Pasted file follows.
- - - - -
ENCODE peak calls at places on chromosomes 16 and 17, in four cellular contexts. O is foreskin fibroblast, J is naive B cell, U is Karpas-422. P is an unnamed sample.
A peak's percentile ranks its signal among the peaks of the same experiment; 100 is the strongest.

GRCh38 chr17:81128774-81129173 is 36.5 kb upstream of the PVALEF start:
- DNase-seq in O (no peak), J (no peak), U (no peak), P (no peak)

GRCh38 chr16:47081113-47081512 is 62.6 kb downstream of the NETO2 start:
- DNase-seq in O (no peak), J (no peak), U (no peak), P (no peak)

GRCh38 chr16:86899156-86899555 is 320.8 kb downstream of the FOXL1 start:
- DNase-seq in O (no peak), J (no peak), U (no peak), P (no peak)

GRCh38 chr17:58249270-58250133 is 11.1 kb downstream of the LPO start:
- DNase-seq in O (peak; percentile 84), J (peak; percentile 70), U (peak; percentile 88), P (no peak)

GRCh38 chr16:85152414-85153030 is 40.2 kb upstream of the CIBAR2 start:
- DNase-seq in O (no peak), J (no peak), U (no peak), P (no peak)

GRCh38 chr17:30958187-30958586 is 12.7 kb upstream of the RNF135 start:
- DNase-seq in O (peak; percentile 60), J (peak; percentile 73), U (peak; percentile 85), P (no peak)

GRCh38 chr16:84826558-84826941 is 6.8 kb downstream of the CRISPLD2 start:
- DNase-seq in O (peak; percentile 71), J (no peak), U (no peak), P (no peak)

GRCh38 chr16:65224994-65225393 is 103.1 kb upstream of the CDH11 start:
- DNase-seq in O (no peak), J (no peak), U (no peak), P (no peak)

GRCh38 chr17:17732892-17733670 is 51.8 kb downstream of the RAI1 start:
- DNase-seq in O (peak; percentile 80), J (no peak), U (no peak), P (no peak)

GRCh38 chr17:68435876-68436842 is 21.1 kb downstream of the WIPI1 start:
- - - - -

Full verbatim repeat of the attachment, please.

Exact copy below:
ENCODE peak calls at places on chromosomes 16 and 17, in four cellular contexts. O is foreskin fibroblast, J is naive B cell, U is Karpas-422. P is an unnamed sample.
A peak's percentile ranks its signal among the peaks of the same experiment; 100 is the strongest.

GRCh38 chr17:81128774-81129173 is 36.5 kb upstream of the PVALEF start:
- DNase-seq in O (no peak), J (no peak), U (no peak), P (no peak)

GRCh38 chr16:47081113-47081512 is 62.6 kb downstream of the NETO2 start:
- DNase-seq in O (no peak), J (no peak), U (no peak), P (no peak)

GRCh38 chr16:86899156-86899555 is 320.8 kb downstream of the FOXL1 start:
- DNase-seq in O (no peak), J (no peak), U (no peak), P (no peak)

GRCh38 chr17:58249270-58250133 is 11.1 kb downstream of the LPO start:
- DNase-seq in O (peak; percentile 84), J (peak; percentile 70), U (peak; percentile 88), P (no peak)

GRCh38 chr16:85152414-85153030 is 40.2 kb upstream of the CIBAR2 start:
- DNase-seq in O (no peak), J (no peak), U (no peak), P (no peak)

GRCh38 chr17:30958187-30958586 is 12.7 kb upstream of the RNF135 start:
- DNase-seq in O (peak; percentile 60), J (peak; percentile 73), U (peak; percentile 85), P (no peak)

GRCh38 chr16:84826558-84826941 is 6.8 kb downstream of the CRISPLD2 start:
- DNase-seq in O (peak; percentile 71), J (no peak), U (no peak), P (no peak)

GRCh38 chr16:65224994-65225393 is 103.1 kb upstream of the CDH11 start:
- DNase-seq in O (no peak), J (no peak), U (no peak), P (no peak)

GRCh38 chr17:17732892-17733670 is 51.8 kb downstream of the RAI1 start:
- DNase-seq in O (peak; percentile 80), J (no peak), U (no peak), P (no peak)

GRCh38 chr17:68435876-68436842 is 21.1 kb downstream of the WIPI1 start: